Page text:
Neuropsychology and Cognition Poster Presentation

P0789 - Benchmarks of meaningful improvement on neurocognitive tests (ID 1372)

  • C. Wojcik
  • C. Wojcik
  • M. Dwyer
  • M. Jaworski
  • M. Youngs
  • M. Unverdi
  • B. Weinstock-Guttman
  • R. Benedict
Presentation Number
Presentation Topic
Neuropsychology and Cognition



Background: The Brief International Cognitive Assessment for MS (BICAMS) and Multiple Sclerosis Outcomes Assessment Consortium (MSOAC) battery are frequently used to monitor cognitive and motor function in people with MS (PwMS). While previous studies established benchmarks of clinically meaningful change on these tests, the real-world anchors were based on deterioration in function. Little is known about meaningful testing benchmarks based on gains in function, an increasingly relevant anchor considering improvements that may arise with higher efficacy disease modifying medication.


Objective: We aimed to investigate ‘work status gains’ in PwMS, and compare BICAMS and MSOAC test scores of those with said gains to patients reporting work stability or decline.


Methods: A retrospective analysis was performed on a longitudinal database of 783 PwMS. All subjects were monitored with an online tool called the Buffalo Vocational Monitoring Survey. This analysis included 208 patients with a follow-up timepoint coincident with BICAMS and MSOAC tests.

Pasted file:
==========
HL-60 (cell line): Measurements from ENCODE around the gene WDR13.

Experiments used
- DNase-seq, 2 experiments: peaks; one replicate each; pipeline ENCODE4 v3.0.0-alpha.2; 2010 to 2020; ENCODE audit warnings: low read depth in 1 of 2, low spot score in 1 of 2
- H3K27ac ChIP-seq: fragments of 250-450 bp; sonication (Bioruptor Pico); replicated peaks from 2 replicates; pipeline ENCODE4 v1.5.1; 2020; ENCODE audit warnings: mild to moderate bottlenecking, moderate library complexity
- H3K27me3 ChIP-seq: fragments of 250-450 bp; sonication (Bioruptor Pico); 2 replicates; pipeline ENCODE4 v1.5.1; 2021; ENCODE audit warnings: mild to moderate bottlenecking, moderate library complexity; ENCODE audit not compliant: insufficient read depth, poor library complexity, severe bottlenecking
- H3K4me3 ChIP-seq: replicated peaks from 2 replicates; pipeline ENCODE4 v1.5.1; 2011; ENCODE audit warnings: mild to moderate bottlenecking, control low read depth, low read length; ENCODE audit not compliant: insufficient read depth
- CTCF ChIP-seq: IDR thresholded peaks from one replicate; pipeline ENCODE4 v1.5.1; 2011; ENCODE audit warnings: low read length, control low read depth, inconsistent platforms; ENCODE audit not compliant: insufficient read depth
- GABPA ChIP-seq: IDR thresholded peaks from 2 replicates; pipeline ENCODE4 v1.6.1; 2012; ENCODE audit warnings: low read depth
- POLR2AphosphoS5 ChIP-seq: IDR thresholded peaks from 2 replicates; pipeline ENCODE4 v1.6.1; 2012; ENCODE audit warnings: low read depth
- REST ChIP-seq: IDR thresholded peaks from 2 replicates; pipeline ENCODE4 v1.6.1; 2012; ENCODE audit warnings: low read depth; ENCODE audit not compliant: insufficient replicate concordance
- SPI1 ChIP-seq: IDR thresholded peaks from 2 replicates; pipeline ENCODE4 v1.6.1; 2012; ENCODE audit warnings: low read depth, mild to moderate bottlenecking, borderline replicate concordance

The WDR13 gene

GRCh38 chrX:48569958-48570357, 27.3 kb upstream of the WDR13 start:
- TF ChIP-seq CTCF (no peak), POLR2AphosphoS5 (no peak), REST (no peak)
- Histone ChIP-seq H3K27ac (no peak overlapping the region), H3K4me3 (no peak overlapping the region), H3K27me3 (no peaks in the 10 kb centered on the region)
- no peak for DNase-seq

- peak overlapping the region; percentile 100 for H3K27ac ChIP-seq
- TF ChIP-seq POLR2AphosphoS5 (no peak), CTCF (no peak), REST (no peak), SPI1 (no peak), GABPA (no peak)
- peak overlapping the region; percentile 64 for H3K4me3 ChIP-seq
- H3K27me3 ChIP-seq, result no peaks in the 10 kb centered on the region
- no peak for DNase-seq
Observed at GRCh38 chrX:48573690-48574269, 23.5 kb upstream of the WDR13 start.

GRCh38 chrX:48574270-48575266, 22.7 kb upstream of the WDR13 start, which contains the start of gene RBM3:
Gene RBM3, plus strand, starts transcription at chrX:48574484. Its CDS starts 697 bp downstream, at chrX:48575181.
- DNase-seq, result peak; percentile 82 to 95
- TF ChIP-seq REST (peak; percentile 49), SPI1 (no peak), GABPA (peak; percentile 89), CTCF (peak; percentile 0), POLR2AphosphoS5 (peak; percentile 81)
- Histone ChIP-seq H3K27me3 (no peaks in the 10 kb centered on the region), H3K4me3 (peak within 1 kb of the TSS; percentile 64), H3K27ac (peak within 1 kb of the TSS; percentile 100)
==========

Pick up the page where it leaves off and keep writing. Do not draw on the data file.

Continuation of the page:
Results: At follow-up, 36.1% of PwMS reported at least one type of work status gain, such as a reduction in negative work events (25.5%) or an actual improvement in work status, such as from part-time to full-time (6.7%), among others. 8.2% reported a decrease in work status (e.g., full-time to unemployed) and 43.3% reported being work stable without any positive work gains. ANCOVA models comparing those with and without work status gains showed significant differences between the groups in longitudinal change on the Symbol Digit Modalities Test (SDMT), F(1)=3.92, p=0.049. Among the work status improved group, subjects showed an average increase (or clinically meaningful improvement) of 4.87 points on the SDMT.


Conclusions: Benchmarks for clinically meaningful improvement on the SDMT mirror those previously established for clinically meaningful decline. The importance of such benchmarks is reaffirmed, particularly that of score increases, and is especially relevant in considering the efficacy of certain interventions for maintaining and/or improving employment outcomes.